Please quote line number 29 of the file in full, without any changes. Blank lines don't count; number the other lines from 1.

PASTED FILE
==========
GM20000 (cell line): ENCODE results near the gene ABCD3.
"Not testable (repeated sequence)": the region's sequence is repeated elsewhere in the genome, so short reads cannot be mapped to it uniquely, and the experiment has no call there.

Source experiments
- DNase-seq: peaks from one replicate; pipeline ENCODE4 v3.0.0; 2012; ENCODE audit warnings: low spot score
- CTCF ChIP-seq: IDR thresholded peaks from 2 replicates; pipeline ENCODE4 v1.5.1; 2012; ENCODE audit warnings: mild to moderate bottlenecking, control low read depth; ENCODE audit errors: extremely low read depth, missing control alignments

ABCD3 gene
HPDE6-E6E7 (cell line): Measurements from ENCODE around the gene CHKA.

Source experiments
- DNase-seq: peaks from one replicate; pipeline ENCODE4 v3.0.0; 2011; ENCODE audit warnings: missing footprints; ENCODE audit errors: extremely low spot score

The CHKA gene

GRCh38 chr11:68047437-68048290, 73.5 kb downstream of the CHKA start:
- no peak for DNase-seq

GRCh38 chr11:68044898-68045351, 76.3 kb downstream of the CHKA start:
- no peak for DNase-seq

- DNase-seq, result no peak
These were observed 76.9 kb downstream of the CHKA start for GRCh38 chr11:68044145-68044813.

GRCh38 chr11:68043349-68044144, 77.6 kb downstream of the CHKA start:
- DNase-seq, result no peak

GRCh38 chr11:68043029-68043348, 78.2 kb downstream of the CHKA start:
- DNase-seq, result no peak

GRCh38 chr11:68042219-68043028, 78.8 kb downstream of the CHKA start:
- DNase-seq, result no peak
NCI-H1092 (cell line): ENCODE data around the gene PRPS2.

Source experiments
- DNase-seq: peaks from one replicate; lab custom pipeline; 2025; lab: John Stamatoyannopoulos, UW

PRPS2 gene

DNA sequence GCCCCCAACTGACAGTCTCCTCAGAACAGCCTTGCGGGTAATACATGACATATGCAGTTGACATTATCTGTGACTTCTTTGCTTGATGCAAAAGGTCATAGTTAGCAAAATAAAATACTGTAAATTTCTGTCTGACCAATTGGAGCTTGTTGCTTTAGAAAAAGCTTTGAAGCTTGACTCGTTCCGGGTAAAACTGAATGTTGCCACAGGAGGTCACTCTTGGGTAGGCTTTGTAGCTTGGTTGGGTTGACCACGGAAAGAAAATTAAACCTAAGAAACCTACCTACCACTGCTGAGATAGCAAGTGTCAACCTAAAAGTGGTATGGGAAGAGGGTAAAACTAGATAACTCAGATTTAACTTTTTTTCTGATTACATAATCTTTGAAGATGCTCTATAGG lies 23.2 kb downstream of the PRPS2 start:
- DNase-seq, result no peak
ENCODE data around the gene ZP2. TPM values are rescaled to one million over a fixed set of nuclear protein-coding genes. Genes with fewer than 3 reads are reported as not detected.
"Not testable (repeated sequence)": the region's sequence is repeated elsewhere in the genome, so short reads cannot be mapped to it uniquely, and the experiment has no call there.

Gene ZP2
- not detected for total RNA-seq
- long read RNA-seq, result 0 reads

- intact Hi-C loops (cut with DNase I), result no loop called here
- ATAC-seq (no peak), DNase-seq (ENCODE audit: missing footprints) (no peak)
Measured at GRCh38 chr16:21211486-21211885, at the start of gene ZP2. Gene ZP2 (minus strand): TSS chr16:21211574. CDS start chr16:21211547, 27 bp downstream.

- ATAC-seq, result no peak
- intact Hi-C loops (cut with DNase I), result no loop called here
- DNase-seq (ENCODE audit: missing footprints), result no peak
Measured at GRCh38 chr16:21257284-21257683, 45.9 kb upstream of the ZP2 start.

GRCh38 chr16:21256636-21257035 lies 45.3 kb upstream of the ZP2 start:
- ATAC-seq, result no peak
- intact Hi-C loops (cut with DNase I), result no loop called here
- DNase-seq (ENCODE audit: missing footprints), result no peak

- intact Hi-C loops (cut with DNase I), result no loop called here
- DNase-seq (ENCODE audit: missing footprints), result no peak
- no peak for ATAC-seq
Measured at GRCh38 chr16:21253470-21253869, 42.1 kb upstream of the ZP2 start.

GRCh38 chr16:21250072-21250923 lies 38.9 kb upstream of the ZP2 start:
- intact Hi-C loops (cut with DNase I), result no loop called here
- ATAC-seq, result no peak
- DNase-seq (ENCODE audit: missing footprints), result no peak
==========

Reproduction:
ENCODE data around the gene ZP2. TPM values are rescaled to one million over a fixed set of nuclear protein-coding genes. Genes with fewer than 3 reads are reported as not detected.